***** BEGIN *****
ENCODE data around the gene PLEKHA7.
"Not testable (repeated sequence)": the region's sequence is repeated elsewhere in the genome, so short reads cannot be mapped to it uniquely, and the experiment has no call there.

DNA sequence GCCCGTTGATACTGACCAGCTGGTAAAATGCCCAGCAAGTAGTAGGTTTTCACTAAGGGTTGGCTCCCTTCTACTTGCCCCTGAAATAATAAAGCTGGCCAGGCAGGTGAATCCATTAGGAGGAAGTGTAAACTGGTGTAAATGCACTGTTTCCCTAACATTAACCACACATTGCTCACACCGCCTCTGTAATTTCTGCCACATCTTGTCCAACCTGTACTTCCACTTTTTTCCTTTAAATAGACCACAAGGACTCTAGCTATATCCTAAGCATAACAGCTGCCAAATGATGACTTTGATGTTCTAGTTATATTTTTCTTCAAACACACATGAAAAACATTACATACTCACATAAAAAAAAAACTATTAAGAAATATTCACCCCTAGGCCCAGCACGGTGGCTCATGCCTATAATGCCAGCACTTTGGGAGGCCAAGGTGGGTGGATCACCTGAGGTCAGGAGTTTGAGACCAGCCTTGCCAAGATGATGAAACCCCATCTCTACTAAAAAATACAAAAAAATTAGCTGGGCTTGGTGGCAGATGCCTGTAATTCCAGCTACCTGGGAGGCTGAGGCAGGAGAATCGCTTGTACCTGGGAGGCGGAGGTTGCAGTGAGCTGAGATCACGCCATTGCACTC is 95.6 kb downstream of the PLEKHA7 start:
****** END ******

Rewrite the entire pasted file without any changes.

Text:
ENCODE data around the gene PLEKHA7.
"Not testable (repeated sequence)": the region's sequence is repeated elsewhere in the genome, so short reads cannot be mapped to it uniquely, and the experiment has no call there.

DNA sequence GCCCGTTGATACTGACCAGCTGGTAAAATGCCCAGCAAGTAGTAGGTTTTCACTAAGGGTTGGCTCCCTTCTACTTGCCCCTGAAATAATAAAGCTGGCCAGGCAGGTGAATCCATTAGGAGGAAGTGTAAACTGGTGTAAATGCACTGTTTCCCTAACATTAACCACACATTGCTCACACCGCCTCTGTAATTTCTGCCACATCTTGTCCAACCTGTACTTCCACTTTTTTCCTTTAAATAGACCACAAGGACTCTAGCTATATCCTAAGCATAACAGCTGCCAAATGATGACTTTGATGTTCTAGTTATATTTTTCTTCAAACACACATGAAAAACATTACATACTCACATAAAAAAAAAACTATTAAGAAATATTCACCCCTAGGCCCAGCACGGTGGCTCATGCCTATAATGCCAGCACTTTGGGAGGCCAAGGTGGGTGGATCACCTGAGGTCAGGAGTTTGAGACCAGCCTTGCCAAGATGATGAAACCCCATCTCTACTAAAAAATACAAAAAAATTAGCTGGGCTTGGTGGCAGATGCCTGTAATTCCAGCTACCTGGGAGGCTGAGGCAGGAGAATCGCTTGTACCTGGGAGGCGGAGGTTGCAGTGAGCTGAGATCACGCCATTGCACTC is 95.6 kb downstream of the PLEKHA7 start: